Muscle Mustangs & Fast Fords
The Modfather: Ronnie Diaz Triumphs in His 2000 Ford Mustang GT
A trip to hell and back ends in victory
As a recovering drug addict, who recently celebrated five years of soberiety, Ronnie Diaz revels in the purity of family, friends, and racing. His adventure began shortly after purchasing his 2000 Ford Mustang GT. Not long after, we met Ronnie in 2000 at Englishtown Raceway Park during one of our infamous MM&FF Modular Shootouts, and we remember his intense enthusiasm.
"Alfredo Bollotta from Valley Performance got me hooked up with you guys, and I drove down with my GT with a 75-shot of nitrous and my slicks in the back seat," said Ronnie with a chuckle. "That's how I got started racing, and I ended up making the car faster and faster."
Unfortunately, with the pressures of life mounting, Ronnie turned down a dark path. "I was going from job to job, and I got mixed up in drugs and alcohol," he admitted. "I was supposed to be the golden boy: I graduated high school at 16, was on the soccer team, and went to college and got a degree in business, and all that. But I was a functioning addict—hooked on cocaine, and it all caught up to me," he says.
"Finally, I found that my car was broken and on jackstands, I was selling parts for drugs—you know, to feed the habit," he explained. "I just couldn't function like that. I woke up one day on the verge of being homeless, I had lost my friends, and even my family didn't want to be around me."
With little left, Ronnie checked himself into rehab. He spent time as a patient, and then continued his effort at home. He's been clean for five years, but it hasn't been easy.
"As an outpatient I was at home on the couch watching PINKS with my dad, and I said I'd like to get back into racing. I saw that PINKS was coming to E-town, my home track, and with the help of my parents and Mustang Magic on Long Island, we got the car running 10s, still in street trim," he added. "I applied to get on the show and made it to PINKS, and even made it on TV. It really helped me," he added.
Using this positive momentum, Ronnie started running the NMRA series in the Modular Muscle class. With help from friends and sponsors, his car was running 9s, and he scored a sixth place finish in his rookie year—still with the Two-Valve.
As you can guess, Ronnie's GT was far from stock. It packed a Paschal Performance-built engine with a Procharger F-1, along with the necessary go-fast parts. Ronnie kept dialing in the combo and dipped into the low 9s, but he only ran half the NMRA season his sophomore year.
"I really wanted to race heads-up, so I looked for the most exciting and upcoming class, and that was Drag Radial. I got help from Tim Matherly at MV Performance and got ready for the 2011 season. We took our lumps, but finished sixth in points; in 2012, we finished second in the class," he added.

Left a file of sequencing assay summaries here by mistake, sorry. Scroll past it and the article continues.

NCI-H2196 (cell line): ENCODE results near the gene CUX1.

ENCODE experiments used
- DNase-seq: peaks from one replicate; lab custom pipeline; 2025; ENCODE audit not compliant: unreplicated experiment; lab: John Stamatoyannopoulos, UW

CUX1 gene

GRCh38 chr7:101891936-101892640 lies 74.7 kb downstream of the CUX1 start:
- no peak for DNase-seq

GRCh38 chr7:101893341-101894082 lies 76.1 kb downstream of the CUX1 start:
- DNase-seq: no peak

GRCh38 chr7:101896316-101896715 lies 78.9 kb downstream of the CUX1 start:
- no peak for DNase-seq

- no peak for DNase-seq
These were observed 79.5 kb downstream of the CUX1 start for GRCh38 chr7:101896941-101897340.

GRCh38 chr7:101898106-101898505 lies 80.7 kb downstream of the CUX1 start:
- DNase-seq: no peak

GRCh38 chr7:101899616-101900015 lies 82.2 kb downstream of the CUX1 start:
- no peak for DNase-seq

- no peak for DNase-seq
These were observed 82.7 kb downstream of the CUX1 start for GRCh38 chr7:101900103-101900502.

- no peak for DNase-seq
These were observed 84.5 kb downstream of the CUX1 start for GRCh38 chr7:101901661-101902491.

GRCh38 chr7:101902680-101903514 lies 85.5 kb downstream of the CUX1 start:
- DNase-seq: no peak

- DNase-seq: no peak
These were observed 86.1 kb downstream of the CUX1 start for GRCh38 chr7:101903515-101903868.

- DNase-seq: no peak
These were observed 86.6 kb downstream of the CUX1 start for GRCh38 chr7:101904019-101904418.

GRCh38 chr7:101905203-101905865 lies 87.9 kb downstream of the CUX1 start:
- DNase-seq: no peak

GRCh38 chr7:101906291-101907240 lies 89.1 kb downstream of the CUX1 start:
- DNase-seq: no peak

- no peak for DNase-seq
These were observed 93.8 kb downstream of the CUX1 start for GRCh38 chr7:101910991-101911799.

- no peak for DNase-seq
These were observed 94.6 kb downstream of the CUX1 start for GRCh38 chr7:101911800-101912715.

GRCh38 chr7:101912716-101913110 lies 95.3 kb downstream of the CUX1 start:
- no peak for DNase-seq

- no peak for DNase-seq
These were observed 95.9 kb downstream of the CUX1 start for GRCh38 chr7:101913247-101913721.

Ronnie also picked up the nickname Modfather, which is what he now calls his race team. "I guess being from Elizabeth, New Jersey—with The Sopranos and all, you know—and because I race a modular, it kind of works," he says with a smile.
Not one to sit idle, Ronnie continued to evolve his GT. During the time of our shoot, it was "modded" (pun intended) with a Four-Valve punched to 6.2L, and the aforementioned F-1 was upgraded to a F-1X pumping 30 psi of intercooled boost. The block is now an Aluminator with massaged GT500 heads, Ferrea valves, Jesel rockers, and custom cams from Tim Matherly. Though not shown, the current engine sports a Sullivan intake and a Moroso dry-sump. Other essentials include custom headers by MV Performance, 160-lb/hr injectors, and an Accufab throttle body.
The new DOHC rocket was assembled by Dave Guy of DGR Performance in Dillsburg, Pennsylvania, and it makes roughly 1,400 rwhp thanks to the Big Stuff 3 tuned by Richard Robinson. Robinson and Steven Pocaro serve as Ronnie's crew.
In the winner's circle, everyone hugged me—the track workers, my crew, every one. I even jumped into my crew chief's arms.
Performance has been in the 4.77/150-mph range in the eighth-mile and 7.60s/188 in the quarter. But more power and a switch to an ATF 'glide should have the Stang dancing quicker this season.
The GT also sports a Strange 9-inch rear conversion, with a Team Z rear suspension and Strange shocks and brakes. Ronnie chose Santuff struts along with the Strange brakes, and Dominic Cimino of DC Performance helped with a bunch of mods to the front end. There's also a set of Racecraft front-end limiters.
With a great team behind him, Ronnie has been tearing up the East Coast circuit. "I love NMRA racing, but I've also been running eighth-mile stuff. The competition is great and there are lots of local races."
Hard work paid off for the Modfather team in August 2012, when Ronnie won his first X275 race at Maryland International Raceway (MIR). "I was in the shark tank with 23 other racers," he recalls. "After winning, I was speechless. I jumped out of the car. It was emotional. It was my first event win ever! I had so much gratitude. I had to thank so many people—my parents, my crew, everyone. It was spine-chilling. In the winner's circle, everyone hugged me—the track workers, my crew, every one. I even jumped into my crew chief's arms."
Ronnie Diaz is living the good life now. He's been to the bottom and has risen to prove what determination can do. His hopes are set on more race wins and to become a family man.
"I just got engaged at Englishtown at the Shakedown," he tells us. "I asked my girlfriend, Michelle Capevva, to marry me, and she said yes. It was amazing—I did it at the finish line just as the 230-mph Pro Mods were flying by," Ronnie says, "Life is short."
We're glad he's back in action to liven up the Mustang scene and win a few more races.